Harry Blair, county schools superintendent, explained at the ceremony that he selected the name to pay tribute to Crawford “who more than any one person has spearheaded the drive for this project since it was conceived more than four years ago.”Download Article
KEEP operates at Hazard Canyon south of Morro Bay in Montaña De Oro State Park.
Bruce Crawford tells The Bakersfield Californian in a news article dated Nov. 28 1971:
“The secret of our ability to move the school to an area that is under study is that its support facilities are on wheels. We use the environment itself as our classrooms. Therefore, when we move depending upon the season or the subjects’ demand, we simply pull mobile units to a new site. These units include kitchen, pantry, first aid, sanitation facilities, dormitories, and all the rest as simply as pulling any other trailer.”
KEEP Ocean is relocated to a new site within Montaña de Oro State Park, where it has operated since.
The Kern County Sherriff’s Mounted Posse donated $2,500 so that children with physically and mentally disabilities can take part in KEEP. It became the first of many donations over the years.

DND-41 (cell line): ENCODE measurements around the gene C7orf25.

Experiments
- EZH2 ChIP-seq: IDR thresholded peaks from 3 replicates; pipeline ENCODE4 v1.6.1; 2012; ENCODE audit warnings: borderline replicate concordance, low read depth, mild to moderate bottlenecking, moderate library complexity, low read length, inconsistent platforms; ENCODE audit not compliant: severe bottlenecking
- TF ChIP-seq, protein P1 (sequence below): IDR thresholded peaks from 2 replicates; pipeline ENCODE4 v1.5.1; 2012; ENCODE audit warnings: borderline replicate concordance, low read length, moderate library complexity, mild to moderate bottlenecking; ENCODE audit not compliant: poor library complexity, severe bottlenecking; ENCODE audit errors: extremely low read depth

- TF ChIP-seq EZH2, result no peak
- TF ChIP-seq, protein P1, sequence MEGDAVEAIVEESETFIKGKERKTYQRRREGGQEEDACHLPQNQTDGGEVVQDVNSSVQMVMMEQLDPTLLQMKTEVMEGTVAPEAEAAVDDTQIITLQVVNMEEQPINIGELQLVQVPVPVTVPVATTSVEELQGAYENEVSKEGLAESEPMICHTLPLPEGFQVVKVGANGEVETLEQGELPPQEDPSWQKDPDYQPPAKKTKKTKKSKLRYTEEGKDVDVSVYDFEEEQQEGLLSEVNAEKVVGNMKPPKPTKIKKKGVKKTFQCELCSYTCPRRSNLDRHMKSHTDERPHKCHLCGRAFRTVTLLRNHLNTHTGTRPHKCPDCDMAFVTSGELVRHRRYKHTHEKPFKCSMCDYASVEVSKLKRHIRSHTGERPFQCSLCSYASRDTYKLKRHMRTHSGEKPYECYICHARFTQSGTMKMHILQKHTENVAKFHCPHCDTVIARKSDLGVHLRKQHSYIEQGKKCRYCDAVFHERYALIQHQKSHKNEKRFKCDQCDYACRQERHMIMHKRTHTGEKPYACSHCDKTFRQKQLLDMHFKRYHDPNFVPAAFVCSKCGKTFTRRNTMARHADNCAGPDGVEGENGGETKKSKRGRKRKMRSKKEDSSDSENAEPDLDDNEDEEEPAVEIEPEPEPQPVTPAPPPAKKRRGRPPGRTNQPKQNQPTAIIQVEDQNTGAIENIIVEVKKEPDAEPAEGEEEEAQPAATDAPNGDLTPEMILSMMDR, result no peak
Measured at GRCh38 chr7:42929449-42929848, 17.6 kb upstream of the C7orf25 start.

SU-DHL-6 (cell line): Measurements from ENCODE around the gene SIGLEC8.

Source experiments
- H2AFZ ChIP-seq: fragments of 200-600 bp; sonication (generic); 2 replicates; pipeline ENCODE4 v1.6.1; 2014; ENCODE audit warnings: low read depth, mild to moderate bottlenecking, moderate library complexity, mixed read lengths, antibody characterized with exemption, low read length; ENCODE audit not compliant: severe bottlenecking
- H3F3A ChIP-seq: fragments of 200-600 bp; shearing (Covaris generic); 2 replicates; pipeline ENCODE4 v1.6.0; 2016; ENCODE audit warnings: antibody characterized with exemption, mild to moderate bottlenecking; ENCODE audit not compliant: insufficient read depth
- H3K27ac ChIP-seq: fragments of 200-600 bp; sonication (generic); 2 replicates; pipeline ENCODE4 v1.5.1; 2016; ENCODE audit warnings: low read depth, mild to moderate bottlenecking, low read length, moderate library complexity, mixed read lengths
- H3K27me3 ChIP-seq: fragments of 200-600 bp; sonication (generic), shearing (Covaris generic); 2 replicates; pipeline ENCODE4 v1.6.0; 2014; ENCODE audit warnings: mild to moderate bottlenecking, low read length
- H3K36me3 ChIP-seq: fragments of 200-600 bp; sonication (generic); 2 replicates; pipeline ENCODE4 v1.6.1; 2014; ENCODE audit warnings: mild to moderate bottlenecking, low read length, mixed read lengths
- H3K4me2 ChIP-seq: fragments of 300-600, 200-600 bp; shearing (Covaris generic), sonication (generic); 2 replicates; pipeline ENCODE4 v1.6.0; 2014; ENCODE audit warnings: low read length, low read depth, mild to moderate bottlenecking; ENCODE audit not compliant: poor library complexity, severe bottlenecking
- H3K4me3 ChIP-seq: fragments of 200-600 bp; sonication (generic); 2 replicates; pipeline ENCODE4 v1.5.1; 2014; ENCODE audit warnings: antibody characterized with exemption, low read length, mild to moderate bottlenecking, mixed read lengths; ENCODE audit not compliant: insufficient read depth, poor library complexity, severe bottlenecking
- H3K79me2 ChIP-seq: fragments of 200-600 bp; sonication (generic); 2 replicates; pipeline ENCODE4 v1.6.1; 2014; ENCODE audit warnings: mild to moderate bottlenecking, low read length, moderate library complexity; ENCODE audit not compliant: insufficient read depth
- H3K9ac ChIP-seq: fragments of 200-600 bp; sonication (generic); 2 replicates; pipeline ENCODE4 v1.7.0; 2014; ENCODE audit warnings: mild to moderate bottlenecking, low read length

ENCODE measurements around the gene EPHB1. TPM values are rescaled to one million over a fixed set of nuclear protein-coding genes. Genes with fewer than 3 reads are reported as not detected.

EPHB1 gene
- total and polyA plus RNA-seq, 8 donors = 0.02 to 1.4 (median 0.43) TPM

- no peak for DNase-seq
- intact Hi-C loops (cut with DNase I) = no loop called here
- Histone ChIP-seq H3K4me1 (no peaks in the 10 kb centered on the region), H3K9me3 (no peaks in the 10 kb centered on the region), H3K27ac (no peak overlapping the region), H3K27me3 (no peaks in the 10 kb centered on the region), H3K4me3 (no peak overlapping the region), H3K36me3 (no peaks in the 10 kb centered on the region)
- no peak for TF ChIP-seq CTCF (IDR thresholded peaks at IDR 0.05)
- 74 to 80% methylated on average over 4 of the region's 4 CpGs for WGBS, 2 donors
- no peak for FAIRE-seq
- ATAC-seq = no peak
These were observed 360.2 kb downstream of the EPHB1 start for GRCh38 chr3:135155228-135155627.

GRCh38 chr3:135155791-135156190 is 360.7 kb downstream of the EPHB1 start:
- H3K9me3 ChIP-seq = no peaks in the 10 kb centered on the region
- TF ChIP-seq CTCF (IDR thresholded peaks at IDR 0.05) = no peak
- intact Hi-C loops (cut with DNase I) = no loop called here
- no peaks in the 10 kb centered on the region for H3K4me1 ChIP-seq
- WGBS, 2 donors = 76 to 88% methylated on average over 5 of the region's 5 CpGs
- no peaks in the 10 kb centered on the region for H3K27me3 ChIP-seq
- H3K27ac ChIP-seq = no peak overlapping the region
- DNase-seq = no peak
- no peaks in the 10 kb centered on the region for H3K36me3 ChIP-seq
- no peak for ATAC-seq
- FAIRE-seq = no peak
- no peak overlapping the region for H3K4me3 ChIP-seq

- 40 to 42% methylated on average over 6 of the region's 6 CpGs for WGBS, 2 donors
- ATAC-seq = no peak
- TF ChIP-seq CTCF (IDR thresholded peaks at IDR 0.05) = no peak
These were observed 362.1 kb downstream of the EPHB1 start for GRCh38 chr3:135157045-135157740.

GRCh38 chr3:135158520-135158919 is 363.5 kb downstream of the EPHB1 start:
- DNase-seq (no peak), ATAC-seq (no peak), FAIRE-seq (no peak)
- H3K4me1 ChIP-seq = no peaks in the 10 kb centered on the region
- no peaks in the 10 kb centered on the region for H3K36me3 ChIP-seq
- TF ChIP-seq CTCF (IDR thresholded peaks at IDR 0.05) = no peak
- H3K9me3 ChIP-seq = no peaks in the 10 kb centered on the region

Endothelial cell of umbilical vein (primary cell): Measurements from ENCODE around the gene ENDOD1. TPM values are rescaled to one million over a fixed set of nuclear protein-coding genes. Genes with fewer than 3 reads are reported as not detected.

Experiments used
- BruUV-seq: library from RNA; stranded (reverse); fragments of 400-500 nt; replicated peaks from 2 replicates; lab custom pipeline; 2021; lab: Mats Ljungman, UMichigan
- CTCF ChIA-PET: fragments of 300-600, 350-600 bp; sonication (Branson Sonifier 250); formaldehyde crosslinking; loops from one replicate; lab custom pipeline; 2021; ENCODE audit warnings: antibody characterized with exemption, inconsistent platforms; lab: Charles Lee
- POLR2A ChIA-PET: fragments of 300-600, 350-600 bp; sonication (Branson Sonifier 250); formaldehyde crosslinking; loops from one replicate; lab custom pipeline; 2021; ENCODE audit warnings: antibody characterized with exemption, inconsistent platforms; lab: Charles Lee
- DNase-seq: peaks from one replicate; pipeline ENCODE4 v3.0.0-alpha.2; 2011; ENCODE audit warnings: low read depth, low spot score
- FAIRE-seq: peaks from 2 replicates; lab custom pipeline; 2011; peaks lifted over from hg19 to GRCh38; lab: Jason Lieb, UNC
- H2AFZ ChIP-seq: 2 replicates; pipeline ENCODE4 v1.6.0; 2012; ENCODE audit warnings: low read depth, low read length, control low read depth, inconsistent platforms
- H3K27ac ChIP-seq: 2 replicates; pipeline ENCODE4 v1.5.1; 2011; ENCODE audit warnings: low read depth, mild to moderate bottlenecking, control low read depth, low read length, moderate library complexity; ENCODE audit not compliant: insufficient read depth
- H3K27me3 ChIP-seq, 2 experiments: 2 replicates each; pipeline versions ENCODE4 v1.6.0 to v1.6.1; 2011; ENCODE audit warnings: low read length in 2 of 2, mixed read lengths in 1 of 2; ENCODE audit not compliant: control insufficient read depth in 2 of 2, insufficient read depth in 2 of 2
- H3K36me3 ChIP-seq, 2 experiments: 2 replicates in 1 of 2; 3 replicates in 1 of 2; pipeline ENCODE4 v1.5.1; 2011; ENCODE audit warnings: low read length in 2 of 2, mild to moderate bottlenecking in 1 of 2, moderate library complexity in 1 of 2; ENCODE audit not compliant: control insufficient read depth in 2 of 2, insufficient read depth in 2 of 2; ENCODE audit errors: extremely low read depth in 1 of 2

Camp is held at Cambria YMCA Camp due to heavy flooding at Montaña de Oro State Park.
Because of the popularity and growth of KEEP, KCSOS leases the YMCA Dickson Camp near Glennville, CA and opens a second camp.
KCSOS purchases YMCA Dickson Camp and officially renames it KEEP Sierra.
KEEP Cambria opens, at the request (and with the financial support) of the Bakersfield City School District, in order to give their students a coastal science experience operating out of the Cambria YMCA facility.
The KEEP Foundation is founded.
KEEP Cambria relocates to a new Cambria location, operating out of the Coalinga-Huron Park & Recreation District “Camp Yeager” facility.
KEEP Sierra is closed.
KEEP celebrates 35 years of operation.
KEEP celebrates 40 years of operation. A new dome is built at KEEP Ocean.
KEEP Ocean installs a new kitchen and adds a new entry native plant garden.
The KEEP Foundation holds its first Wine Camp for KEEP fundraiser. The event helps the Foundation donate more than $40,000 per year to help send kids in need to camp.
Camp KEEP is featured on the cover of Bakersfield Life Magazine.
KEEP Ocean completes an extensive project to renovate its outdoor amphitheater.
KEEP Cambria is held at two temporary campuses due to ongoing maintenance at its permanent campus. In the Fall 2017, camp is held at Rancho El Chorro Outdoor School. In the Spring 2018, camp is held at Camp San Luis Obispo. KCSOS begins exploring options to move to a new, permanent location.
KCSOS leases property on the site of Camp Arroyo Grande for a new camp to replace the campus in Cambria. The new campus is slated to open Fall 2018 under the name KEEP By the Sea.
The first students arrive at Camp KEEP By the Sea in Arroyo Grande.
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Current students share what they LOVE about CAMP KEEP...
The KEEP Foundation raises funds to help offset the cost of KEEP tuition for students with financial needs. If you would like to donate to the Foundation’s “Campership Fund,” click below.